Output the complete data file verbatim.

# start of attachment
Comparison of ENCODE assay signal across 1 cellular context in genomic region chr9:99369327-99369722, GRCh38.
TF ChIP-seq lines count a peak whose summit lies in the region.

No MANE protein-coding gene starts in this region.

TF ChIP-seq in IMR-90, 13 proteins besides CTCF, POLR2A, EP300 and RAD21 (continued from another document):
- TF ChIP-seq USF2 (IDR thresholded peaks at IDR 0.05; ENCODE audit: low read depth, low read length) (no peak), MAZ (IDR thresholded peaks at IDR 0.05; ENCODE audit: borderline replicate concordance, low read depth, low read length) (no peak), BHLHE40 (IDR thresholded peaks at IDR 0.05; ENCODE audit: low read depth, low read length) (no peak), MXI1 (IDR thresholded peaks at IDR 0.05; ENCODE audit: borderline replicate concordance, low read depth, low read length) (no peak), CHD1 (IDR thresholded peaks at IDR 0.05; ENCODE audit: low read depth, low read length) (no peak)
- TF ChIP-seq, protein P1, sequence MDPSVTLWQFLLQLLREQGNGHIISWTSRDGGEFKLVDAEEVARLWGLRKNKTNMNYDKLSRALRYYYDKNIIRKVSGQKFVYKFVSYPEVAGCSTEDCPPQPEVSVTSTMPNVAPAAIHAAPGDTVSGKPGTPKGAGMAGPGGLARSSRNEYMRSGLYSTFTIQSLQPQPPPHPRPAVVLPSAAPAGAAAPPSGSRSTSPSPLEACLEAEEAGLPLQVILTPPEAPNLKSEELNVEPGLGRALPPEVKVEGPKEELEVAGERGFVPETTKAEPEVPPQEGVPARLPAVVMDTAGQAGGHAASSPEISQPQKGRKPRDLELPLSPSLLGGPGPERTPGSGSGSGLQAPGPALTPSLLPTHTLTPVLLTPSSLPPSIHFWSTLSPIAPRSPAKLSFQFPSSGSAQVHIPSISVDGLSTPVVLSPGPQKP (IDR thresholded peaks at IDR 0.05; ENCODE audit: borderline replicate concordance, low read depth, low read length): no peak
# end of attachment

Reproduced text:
Comparison of ENCODE assay signal across 1 cellular context in genomic region chr9:99369327-99369722, GRCh38.
TF ChIP-seq lines count a peak whose summit lies in the region.

No MANE protein-coding gene starts in this region.

TF ChIP-seq in IMR-90, 13 proteins besides CTCF, POLR2A, EP300 and RAD21 (continued from another document):
- TF ChIP-seq USF2 (IDR thresholded peaks at IDR 0.05; ENCODE audit: low read depth, low read length) (no peak), MAZ (IDR thresholded peaks at IDR 0.05; ENCODE audit: borderline replicate concordance, low read depth, low read length) (no peak), BHLHE40 (IDR thresholded peaks at IDR 0.05; ENCODE audit: low read depth, low read length) (no peak), MXI1 (IDR thresholded peaks at IDR 0.05; ENCODE audit: borderline replicate concordance, low read depth, low read length) (no peak), CHD1 (IDR thresholded peaks at IDR 0.05; ENCODE audit: low read depth, low read length) (no peak)
- TF ChIP-seq, protein P1, sequence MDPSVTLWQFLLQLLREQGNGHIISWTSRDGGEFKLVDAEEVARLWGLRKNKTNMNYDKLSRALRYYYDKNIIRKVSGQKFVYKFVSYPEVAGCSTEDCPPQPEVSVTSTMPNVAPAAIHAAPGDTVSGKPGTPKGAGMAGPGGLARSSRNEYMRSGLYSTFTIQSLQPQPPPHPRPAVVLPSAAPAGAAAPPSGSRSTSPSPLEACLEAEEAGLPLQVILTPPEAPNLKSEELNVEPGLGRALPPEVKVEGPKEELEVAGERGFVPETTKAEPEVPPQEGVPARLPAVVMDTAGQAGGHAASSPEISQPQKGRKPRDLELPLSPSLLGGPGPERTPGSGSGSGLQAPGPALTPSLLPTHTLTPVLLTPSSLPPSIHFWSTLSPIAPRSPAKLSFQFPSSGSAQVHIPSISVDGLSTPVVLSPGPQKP (IDR thresholded peaks at IDR 0.05; ENCODE audit: borderline replicate concordance, low read depth, low read length): no peak